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Heavy rain a threat to Thai cave rescue

Heavy rains forecast for northern Thailand could worsen flooding in a cave where 12 boys and their soccer coach are waiting to be extracted by rescuers.

This may possibly force authorities to have them swim out through a narrow, underwater passage in the cavern, a top official says.

The 13, who disappeared when flooding trapped them in the cave they were exploring on June 23 after a soccer game, were found by rescue divers late on Monday night in the cavern in northern Chiang Rai province during a desperate search.

The effort drew international help and has riveted Thailand.

The boys, aged 11 to 16, and their 25-year-old coach were described as healthy and being looked after by seven members of the Thai navy SEALs, including medics, who were staying with them inside the cave. They were mostly in stable condition and have received high-protein drinks.

Efforts to pump out floodwaters are continuing but it's clear that some areas of the sprawling cavern cannot be drained, said Interior Minister Anupong Paojinda, a member of Thailand's ruling military junta. To get them out ahead of the bad weather forecast for later in the week, they might need to use diving gear while being guided by professional divers, he said on Tuesday.

Anupong said the boys would be brought out via the same complicated route through which their rescuers entered, and he conceded that if something went awry, it could be disastrous.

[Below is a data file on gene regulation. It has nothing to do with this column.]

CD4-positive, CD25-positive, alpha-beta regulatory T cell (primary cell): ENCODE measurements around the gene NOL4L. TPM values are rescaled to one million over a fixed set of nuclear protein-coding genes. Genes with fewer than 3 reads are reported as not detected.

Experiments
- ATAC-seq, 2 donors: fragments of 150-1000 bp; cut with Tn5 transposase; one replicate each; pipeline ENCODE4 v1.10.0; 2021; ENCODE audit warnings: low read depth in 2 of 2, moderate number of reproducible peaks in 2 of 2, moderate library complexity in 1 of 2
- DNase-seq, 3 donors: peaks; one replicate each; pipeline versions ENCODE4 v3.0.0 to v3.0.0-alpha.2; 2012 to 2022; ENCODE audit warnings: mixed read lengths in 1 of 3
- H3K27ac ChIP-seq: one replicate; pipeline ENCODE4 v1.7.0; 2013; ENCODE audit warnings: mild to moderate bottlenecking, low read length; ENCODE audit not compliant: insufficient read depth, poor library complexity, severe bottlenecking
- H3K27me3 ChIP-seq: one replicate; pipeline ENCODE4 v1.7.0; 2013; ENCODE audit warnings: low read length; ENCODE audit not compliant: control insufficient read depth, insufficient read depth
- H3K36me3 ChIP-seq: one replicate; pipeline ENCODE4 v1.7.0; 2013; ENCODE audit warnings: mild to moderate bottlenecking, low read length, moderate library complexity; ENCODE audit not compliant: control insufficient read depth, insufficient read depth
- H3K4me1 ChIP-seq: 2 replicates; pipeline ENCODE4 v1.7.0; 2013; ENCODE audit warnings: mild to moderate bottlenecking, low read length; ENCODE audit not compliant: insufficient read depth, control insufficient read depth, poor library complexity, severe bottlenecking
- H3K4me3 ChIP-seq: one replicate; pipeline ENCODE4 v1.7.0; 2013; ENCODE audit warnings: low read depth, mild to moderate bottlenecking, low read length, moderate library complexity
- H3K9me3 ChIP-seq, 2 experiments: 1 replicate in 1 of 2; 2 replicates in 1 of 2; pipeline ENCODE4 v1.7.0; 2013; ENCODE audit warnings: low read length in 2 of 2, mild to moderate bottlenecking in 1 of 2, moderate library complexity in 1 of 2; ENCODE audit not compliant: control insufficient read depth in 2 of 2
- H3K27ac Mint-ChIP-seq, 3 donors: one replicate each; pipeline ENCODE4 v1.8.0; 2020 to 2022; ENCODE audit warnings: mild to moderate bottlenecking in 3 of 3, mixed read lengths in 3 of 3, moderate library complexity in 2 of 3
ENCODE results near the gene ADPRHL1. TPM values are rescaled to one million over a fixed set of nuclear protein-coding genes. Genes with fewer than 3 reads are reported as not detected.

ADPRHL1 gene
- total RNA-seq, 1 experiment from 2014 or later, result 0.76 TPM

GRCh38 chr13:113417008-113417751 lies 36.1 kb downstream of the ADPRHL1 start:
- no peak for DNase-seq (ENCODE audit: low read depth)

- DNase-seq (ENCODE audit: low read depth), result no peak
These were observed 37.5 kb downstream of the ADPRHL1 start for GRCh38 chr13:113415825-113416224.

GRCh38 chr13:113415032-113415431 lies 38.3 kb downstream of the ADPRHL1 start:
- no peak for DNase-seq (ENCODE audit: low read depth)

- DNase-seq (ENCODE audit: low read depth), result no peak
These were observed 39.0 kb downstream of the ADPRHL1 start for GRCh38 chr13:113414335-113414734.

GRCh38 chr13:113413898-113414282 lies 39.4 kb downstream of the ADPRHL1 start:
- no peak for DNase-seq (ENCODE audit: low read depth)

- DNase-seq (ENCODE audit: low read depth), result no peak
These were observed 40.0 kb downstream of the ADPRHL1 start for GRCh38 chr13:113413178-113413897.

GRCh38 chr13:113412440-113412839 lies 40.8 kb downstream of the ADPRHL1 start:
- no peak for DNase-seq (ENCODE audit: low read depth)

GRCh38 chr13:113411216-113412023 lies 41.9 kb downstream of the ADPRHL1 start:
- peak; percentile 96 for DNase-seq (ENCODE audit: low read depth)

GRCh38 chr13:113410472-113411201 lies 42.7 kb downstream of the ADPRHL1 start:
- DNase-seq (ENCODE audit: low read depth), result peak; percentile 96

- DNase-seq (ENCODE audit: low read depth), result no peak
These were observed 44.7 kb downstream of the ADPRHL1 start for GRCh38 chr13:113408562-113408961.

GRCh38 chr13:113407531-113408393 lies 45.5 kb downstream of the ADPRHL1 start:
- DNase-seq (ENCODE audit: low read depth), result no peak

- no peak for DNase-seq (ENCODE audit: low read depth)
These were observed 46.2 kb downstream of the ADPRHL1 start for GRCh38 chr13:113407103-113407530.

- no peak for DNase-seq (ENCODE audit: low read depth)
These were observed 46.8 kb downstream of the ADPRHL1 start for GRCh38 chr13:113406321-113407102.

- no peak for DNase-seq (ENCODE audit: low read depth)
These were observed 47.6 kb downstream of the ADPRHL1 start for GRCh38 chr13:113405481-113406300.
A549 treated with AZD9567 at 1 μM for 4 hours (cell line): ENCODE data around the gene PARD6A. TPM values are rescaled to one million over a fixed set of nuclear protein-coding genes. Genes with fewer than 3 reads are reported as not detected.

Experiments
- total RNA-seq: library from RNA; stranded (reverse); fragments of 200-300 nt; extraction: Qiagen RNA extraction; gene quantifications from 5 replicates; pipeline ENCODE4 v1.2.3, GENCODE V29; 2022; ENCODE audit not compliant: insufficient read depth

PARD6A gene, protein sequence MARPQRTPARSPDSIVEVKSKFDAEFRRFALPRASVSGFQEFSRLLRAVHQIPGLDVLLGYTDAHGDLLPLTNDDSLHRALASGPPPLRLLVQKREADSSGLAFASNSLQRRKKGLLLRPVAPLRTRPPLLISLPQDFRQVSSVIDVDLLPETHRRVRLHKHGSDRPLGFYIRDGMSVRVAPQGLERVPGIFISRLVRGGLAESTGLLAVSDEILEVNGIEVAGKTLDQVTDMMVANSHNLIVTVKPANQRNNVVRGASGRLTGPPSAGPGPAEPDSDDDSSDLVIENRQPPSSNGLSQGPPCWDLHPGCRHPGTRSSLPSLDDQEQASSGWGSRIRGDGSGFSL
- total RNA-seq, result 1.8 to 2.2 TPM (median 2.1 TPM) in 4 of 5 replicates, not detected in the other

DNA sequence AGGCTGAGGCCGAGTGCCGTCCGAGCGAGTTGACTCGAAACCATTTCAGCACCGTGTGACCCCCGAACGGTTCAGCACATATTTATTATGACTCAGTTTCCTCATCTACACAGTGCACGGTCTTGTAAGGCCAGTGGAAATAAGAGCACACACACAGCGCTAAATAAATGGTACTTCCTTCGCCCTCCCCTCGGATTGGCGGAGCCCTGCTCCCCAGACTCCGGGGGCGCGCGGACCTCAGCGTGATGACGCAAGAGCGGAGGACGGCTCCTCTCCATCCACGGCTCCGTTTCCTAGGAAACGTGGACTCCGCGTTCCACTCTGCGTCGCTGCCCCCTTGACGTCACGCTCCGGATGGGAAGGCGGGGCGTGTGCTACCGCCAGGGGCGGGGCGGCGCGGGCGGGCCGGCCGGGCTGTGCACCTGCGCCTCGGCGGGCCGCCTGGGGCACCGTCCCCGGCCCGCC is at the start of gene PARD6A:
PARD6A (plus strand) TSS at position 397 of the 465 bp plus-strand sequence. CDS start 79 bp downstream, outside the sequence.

"Diving is not easy. For people who have never done it, it will be difficult, unlike diving in a swimming pool, because the cave's features have small channels," he said. "If something happens midway, it could be life-threatening."

Video released by the Thai navy showed the boys in their soccer uniforms sitting in a dry area inside the Tham Luang Nang Non cave above the water as a light held by a rescuer was shone on their faces.

Cave rescue experts have said it could be safer to simply supply them where they are for now, rather than trying to have the boys dive out. That could take months, however, given that Thailand's rainy season typically lasts through October.

SEAL commander Rear Adm. Arpakorn Yookongkaew said there was no rush to bring them out, since they're safe where they are.

A doctor and a nurse were with them in the cave.

Having them dive out of the cave was one of several options being considered, "but if we are using this plan, we have to be certain that it will work and have to have a drill to make sure that it's 100 per cent safe", he said.

© AP 2018